The Book has six different compound butter recipes in it (i.e. butter with stuff smushed into it). I often forget about these recipes (Seriously, who thinks before they make dinner, "What is this meal missing? Aha! Fancy butter!"). But I have a list of recipes generated by a random number generator to force me to make some of the stuff that I forget or avoid. I try to make at least one random recipe whenever I make a big dinner, and this one was on the list. So on Sunday when a bunch of math people came over for dinner, porcini butter was on the menu! This butter was pretty good... I have now made four of the six compound butters in The Book. The first compound butter I made was very disappointing. From that experience, my special gentleman got it in his head that compound butters are all bad. When my special gentleman tasted this one he said, "Well, it's better than plain butter." Obviously he has set his bar pretty low for the compound butters in The Book! It was indeed better than plain butter though. The mushrooms and garlic complemented the butter quite nicely. Combining the mushroom soaking liquid with the butter in addition to the chopped dried mushrooms gave it a nice, uniform mushroom flavor throughout. The Book suggests serving it with grilled meat, but I just spread it on some crusty bread and it was quite enjoyable. Although most people agreed that it tasted pretty good, the fact that it wasn't so visually appealing turned some people off to it. So, I probably wouldn't serve this to friends again, but I would certainly eat it myself.

Here is the recipe.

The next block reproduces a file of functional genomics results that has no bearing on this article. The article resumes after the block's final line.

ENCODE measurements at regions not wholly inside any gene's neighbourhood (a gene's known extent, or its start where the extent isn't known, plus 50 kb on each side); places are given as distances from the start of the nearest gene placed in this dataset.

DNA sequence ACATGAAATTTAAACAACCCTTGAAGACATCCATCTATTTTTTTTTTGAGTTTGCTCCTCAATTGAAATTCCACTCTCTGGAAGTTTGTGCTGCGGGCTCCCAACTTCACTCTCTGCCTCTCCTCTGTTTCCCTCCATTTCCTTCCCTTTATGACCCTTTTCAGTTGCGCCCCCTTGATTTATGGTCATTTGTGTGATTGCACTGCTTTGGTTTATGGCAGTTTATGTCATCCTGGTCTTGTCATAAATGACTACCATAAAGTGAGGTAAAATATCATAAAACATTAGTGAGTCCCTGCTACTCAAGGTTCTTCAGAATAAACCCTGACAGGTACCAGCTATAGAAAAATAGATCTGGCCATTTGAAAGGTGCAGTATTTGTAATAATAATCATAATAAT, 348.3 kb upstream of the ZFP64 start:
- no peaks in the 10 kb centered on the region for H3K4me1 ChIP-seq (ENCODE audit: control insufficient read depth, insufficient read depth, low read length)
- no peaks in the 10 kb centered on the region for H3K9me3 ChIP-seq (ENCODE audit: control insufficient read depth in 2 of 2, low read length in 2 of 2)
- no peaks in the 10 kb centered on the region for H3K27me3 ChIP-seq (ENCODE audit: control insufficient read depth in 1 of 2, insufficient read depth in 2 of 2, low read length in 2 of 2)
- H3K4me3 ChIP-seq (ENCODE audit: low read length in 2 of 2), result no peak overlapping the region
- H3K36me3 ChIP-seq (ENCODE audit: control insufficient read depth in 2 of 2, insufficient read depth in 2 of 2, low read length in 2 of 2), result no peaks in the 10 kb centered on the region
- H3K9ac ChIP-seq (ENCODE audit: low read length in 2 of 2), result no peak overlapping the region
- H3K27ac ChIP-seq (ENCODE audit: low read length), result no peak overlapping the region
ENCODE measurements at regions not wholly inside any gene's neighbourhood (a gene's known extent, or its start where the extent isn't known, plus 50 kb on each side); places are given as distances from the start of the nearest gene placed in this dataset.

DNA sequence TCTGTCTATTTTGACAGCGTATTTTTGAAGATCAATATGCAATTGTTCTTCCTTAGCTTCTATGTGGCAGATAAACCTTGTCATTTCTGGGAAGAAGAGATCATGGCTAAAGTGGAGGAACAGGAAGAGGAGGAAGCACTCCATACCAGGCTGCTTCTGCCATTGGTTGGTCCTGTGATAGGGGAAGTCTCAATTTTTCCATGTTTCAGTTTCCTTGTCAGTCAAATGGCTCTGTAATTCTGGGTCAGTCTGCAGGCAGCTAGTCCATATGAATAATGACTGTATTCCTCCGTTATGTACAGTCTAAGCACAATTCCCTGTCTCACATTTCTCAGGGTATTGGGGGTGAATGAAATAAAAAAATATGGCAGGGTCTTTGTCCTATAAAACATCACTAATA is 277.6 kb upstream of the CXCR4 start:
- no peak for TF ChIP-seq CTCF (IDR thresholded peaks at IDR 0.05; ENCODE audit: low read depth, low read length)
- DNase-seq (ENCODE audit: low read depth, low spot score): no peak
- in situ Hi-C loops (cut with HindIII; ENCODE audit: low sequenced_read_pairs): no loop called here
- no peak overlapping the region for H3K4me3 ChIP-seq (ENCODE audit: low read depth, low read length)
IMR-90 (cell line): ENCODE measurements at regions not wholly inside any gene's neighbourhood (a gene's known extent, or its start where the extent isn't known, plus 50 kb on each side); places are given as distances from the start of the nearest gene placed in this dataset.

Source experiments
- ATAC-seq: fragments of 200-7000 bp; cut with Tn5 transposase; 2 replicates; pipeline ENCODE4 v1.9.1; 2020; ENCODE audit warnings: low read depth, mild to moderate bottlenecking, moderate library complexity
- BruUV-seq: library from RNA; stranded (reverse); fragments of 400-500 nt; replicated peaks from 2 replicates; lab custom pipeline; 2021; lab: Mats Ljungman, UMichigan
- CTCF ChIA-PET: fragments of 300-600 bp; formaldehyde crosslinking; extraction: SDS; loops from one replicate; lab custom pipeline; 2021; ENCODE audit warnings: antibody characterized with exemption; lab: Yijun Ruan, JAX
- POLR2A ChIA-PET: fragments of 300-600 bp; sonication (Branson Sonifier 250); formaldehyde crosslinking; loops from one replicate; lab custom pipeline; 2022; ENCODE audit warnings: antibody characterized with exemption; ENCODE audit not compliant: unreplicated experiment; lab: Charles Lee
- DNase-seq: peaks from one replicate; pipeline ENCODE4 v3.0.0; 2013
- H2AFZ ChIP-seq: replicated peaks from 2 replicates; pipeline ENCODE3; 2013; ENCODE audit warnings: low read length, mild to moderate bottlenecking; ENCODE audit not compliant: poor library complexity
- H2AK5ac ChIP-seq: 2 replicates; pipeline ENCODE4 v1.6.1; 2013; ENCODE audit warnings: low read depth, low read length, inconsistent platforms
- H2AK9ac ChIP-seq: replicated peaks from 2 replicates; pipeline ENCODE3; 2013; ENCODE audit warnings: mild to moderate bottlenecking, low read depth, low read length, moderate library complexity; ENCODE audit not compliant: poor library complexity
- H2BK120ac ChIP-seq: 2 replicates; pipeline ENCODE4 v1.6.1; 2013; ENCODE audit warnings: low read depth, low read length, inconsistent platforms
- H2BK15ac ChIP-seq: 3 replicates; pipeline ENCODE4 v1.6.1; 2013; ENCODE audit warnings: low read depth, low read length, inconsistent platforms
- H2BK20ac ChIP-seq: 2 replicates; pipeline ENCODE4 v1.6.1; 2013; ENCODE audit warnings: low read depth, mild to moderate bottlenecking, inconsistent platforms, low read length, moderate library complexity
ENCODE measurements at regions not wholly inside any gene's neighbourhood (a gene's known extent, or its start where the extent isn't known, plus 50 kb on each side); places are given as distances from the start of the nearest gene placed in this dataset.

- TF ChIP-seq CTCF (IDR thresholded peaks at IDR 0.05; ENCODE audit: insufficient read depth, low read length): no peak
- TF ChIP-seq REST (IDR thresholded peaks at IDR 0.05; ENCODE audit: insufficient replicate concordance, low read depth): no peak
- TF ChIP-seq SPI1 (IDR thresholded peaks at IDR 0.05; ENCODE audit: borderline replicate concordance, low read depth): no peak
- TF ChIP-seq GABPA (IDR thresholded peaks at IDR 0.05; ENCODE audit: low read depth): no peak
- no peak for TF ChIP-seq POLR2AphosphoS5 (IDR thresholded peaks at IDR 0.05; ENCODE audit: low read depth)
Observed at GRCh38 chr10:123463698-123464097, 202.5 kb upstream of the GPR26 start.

I am trying to do more cooking that usual for the next week so I can backlog some recipes to blog about. A week from tomorrow I am leaving for two weeks in Europe (conference season!), and there will be no occasion to cook on my trip, nor am I willing to pack The Book! The Book is a lot of wonderful things, but light is not one of them!

I am very much looking forward to this trip. It is a conference in honor of the 60th birthday of one of my professors from MIT. He is an amazing guy -- a generous and giving person in addition to being an incredible mathematician. I looked to him for advice, mathematical and otherwise, all throughout graduate school -- in fact, I still do! It will be wonderful fun to celebrate him with a conference! Week one of the conference is taking place in Denmark, which will be a new experience for me. Week two is in Germany. I have traveled to Germany several times, but never to Bonn, where the conference is taking place. I am traveling with Mike -- we had such a good time traveling together to Norway last summer that we figured we would buy plane tickets together again -- so that will no doubt yield some good stories. Did I ever post about the time I accidentally left Mike half-naked and without any money to find his way, alone, across Oslo... I can't remember?!? Another time...

Anyway, Europe will no doubt be a blast, but at the moment I am focusing on getting some math and cooking done before I go!

Thursday, June 05, 2008

Garlic-Roasted Whole Striped Bass (Page 313)

RECIPE #747

  • Date: Friday, May 30, 2008 -- 8pm
  • Location: Somerville, MA
  • Kitchen: Matty's Apartment
  • Dining Companion: Matty
  • Recipe Rating: B-